There are four things you can do right away to make your build sustainable businesses.
Take control of the books
It starts with organization of your business expenses. It can certainly feel difficult to balance this with competing priorities, but it is important to manage your business expenses completely separate from your personal finances. This helps you get a picture of the true cash inflows and outflows of a business, but it also helps put more money in your pocket at the end of the year.
Tax deductions can be the difference between taking money home at the end of the day. One powerful example? The IRS Standard Mileage Rate for personal car use is 57.5 cents per mile for business use, meaning that every 1,000 business miles you expense is $575 in direct deductions. But you have to be able to provide a mileage log showing the trips in the event of an IRS audit.
Deductions can apply for tons of other business expenses, and you can likely audit your expenses to understand where the business isn’t seeing the proper ROI. But you are likely to miss out on these efficiencies without the proper organization and expense tracking system in place.
Luckily for business owners, we live in the internet era. Many of the arduous tasks like maintaining mileage logs or tracking expenses are now managed by applications. Cloud tools like Quickbooks help easily manage all expenses, and apps like Everlance record your trips for automatic logging.
Grow revenue and save time by focusing on your strengths
No one is the best at everything, and Marshall Goldsmith’s book “What Got You Here Won’t Get You There” is the perfect reminder of that. Even if your venture has seen success, you may be seeking growth, more free time, or both.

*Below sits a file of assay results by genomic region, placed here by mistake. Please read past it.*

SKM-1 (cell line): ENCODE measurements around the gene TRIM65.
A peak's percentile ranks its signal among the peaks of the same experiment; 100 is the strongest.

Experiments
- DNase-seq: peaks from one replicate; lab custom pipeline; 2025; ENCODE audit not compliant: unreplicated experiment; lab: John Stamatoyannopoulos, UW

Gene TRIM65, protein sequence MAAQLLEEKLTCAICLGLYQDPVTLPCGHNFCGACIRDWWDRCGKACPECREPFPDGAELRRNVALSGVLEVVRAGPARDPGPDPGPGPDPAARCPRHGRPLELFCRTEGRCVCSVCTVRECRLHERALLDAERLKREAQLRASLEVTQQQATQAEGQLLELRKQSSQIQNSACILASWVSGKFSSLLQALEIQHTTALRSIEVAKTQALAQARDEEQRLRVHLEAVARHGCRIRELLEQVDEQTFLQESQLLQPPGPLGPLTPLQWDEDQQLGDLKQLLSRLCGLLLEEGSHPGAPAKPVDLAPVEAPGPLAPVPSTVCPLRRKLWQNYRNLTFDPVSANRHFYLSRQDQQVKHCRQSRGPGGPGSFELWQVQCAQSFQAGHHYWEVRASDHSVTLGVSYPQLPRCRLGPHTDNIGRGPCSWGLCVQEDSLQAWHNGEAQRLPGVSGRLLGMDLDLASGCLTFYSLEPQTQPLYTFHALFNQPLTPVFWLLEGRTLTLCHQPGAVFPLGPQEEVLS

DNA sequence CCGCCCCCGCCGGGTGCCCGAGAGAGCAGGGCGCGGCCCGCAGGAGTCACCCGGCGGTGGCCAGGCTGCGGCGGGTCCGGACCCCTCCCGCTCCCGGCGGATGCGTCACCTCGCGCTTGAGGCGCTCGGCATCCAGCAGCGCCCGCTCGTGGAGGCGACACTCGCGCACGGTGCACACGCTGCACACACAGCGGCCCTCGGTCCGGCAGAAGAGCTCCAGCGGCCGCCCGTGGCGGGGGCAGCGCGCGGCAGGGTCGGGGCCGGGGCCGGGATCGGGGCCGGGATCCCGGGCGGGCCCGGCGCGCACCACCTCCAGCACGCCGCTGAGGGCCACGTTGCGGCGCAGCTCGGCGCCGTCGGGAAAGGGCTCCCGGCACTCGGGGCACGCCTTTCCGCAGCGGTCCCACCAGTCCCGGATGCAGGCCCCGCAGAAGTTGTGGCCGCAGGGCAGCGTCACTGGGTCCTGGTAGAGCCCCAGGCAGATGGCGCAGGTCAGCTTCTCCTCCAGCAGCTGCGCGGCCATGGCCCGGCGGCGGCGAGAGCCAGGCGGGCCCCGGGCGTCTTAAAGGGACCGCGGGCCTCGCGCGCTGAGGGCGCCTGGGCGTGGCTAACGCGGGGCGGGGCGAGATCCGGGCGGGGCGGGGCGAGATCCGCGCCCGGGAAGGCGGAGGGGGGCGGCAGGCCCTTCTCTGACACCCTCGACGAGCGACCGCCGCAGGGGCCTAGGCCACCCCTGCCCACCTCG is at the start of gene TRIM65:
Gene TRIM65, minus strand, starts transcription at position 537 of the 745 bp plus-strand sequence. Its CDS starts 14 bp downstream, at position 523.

Getting to the next level may require honing in to focus on what you’re best at. Whether it’s sales, building a product, or simply networking with clients, focus on it. It doesn’t have to be all at once, and when you step into a more focused role you’re taking a step to increase the overall autonomy of the business.
Know when to outsource
Then comes the question of whether to outsource part of the day-to-day activities. Start with the task you spend the most time on. Ask yourself “could someone else do this just as effectively?”, and if so, consider your options for outsourcing. There are numerous opportunities for automation and outsourcing like freelance platforms, virtual assistants, and intuitive tools that may eliminate the need altogether. It just takes a quick Google Search.
By doing this, you’re increasing your potential on the business, while reducing the amount of time you have to spend.
Remember the reason you started
Lastly, take care of yourself. Running a business or solo venture can be taxing on your personal well-being. When you weigh the benefits of it vs. just being employed, you have to take everything into account and make sure that you’re fairly compensating yourself and preparing for your future.
Don’t let your business run your life. Start from step one and take control by leveraging the tools and resources that are available today to build sustainable businesses.
If you’ve done so much as opened your smartphone today, you have indirectly come in contact with a number of APIs. Opened the Twitter app, shopped online, or checked prices for a flight? By now likely hundreds of unique APIs.
APIs have changed the way we conduct business, and they are here to stay. Over the next few years we’ll start to see them shift even more from the technical talks to the business conversation. Here we are explaining APIs and how they work.
What is an API?
API stands for Application Programming Interface. Helpful, right?
In concrete terms, an API is an exposed function, or piece of code, that allows access to data for the consumers of a product or service. Some may describe it as a messaging tool for sharing data, which is an accurate way to depict it. APIs allow lightweight, fast sharing of data for B2B or to consumers.